Put simply, the airships in Final Fantasy IX are beautiful. They are massive and ponderous, and take on attributes of both sailing ships and fish (but not airplanes). In particular, the “Prima Vista”, a theater ship. It is called a theater ship because it in fact houses a stage on the aft of the ship. It is ornate and festive, designed with the need to house (and hide) the band and the various props and set pieces that might be needed during a performance. It is a delight to look at, pure and simple, physics of such a contraption be damned.

Truly, this book is a real treat for anyone interested in the art that goes into game design. The artwork itself is delightful, and the amount of information that can be gleaned from it is remarkable. While I would certainly not suggest purchasing it for the $85 a used edition is currently going for, I would definitely recommend finding a copy to borrow from somewhere to anyone interested in such a field. I said it earlier in this piece, and I’ll say it again: I would LOVE to see them turn this into a series of art collections, for the rest of the Final Fantasy series and other games as well.

Birlew, Dan. The Art of Final Fantasy IX. Indianapolis: Brady Publishing, 2000.

Annotation: Drawing As A Sacred Activity

Trying to find my own balance with the connection between spirituality and art has taken me to a number of books, not the least of which would be The Artist’s Way, and Drawing on the Right Side of the Brain, neither of which I am directly talking about here (which is good, because I have not yet finished either of those books). It also introduced me rather directly to a book by Heather C. Williams called Drawing as a Sacred Activity.

It isn’t exactly a new concept: using art as a form of therapy has a lot of history behind it. But then, the issue for me has never been an ignorance of the merits of art. My issue has always been (and continues to be) getting past my internal censor to allow myself to DO the art. I do not have the technical ability right now to be able to create what appears in my mind’s eye, not as I would like it to be. Because of this, I am extremely critical of my own work, and allow myself to become paralyzed by this self deprecation. Which leads me to the blurb on the back of the book:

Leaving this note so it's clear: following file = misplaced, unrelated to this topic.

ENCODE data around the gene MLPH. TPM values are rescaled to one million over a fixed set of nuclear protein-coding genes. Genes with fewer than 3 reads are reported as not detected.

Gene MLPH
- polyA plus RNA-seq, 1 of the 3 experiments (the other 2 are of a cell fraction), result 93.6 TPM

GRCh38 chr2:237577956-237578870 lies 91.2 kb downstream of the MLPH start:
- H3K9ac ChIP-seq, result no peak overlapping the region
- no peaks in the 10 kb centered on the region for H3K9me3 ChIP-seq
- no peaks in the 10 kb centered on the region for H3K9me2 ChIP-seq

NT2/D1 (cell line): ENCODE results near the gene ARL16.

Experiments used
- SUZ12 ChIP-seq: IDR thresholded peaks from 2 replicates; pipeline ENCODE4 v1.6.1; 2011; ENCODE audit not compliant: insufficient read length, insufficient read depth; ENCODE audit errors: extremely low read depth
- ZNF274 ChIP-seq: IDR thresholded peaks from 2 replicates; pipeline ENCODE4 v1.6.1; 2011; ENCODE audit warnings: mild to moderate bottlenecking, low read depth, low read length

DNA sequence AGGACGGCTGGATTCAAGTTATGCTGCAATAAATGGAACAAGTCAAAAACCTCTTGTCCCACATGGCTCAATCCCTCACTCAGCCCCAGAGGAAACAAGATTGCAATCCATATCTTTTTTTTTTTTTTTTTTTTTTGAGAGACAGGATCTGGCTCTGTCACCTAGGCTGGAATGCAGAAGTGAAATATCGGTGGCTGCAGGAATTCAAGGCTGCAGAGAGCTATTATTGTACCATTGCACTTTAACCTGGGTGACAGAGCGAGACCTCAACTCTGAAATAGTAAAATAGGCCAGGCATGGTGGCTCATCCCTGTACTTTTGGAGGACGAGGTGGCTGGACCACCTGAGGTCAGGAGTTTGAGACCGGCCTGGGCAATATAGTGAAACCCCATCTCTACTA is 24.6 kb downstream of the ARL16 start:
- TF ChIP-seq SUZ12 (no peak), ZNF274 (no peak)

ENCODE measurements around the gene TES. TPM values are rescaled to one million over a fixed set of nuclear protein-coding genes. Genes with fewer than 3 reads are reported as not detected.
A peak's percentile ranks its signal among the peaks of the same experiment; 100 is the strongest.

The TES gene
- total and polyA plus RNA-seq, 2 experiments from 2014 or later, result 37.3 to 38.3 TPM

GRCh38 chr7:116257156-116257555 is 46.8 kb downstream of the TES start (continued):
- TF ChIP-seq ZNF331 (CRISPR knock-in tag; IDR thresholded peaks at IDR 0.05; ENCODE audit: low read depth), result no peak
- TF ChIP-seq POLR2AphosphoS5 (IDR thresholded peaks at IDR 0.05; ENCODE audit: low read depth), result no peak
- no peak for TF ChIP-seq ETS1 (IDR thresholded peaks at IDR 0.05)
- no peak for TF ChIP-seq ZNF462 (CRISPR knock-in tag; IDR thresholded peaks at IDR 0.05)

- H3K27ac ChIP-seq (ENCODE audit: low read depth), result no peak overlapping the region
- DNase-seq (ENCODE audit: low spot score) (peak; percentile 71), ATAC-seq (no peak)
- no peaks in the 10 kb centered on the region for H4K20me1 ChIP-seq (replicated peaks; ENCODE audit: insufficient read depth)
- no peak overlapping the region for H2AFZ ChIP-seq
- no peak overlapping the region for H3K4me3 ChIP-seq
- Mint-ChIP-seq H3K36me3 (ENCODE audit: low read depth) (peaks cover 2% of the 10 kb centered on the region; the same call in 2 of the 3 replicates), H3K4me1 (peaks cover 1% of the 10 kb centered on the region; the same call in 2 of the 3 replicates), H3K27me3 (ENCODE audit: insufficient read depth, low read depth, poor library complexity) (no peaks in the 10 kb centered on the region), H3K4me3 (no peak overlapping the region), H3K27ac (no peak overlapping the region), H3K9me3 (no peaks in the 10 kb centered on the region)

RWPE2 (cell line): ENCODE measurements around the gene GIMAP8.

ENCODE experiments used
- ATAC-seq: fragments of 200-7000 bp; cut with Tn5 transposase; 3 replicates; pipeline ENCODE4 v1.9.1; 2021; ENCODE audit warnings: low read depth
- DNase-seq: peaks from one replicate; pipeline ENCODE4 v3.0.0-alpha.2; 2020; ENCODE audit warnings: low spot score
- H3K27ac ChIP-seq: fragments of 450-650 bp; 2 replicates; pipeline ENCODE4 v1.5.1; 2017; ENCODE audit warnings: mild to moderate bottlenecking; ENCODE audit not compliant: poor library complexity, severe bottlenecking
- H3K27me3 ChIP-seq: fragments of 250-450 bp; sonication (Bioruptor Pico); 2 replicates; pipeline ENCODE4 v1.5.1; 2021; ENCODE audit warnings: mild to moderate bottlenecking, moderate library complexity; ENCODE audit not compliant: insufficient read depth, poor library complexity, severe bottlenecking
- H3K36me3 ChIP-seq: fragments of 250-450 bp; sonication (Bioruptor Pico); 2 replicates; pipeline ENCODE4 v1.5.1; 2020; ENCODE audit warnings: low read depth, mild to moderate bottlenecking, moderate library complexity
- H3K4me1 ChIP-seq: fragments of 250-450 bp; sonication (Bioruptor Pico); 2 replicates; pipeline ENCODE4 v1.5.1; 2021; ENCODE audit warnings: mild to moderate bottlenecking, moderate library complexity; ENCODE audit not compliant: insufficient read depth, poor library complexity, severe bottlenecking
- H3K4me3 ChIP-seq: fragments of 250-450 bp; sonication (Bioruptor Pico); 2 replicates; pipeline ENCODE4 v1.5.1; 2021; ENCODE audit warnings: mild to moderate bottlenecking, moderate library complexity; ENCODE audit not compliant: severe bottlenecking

…many people are not encouraged to embrace their creativity. So they quietly shut down that part of their inner lives. Even people who learn to embrace their creativity may find themselves blocked by past emotions. Heather Williams has developed playful yet profound exercises to teach not only the technical but also the emotional skills that artists and nonartists alike need to create and heal their lives. (Back Cover)

Help me get past my past emotions and help me get back in touch with my creativity? Sounds good to me! It was this blurb on the back cover that got me to check the book out of the library. At worst it would be hokey, and I could lampoon it in my annotation. Instead, I was impressed with the honesty of her writing, and found that her advice genuinely made sense. While I have not managed to put much of it into practice, I have every intention to do so.

A good deal of the book is spent doing exercises, and ways to interpret those exercises. They start out very simply, with drawing basic lines, then moving onto doors and windows, then tables, chairs, and finally moving on to clothing and living things (trees, flowers, et cetera). She also recommends drawing with your non-dominant hand for a while, particularly in free-drawing, because it taps distinctly different parts of the brain, parts that often end up being tied to emotional response and memory. It is through this non-dominant drawing that we can often finally come to terms with things that have been blocking us for years. I definitely plan to work on this more, in the hopes that I can finally get past whatever it is that is keeping me trapped in the sentiment that my artistic ability is no better than a third-graders, no matter how good or bad it actually is. (In some ways it is more annoying to those around me than it is to myself. I merely trash my own work, which is an established routine for me at this point… those around me, though, are left confused and exasperated as to why I’m so hard on my work.)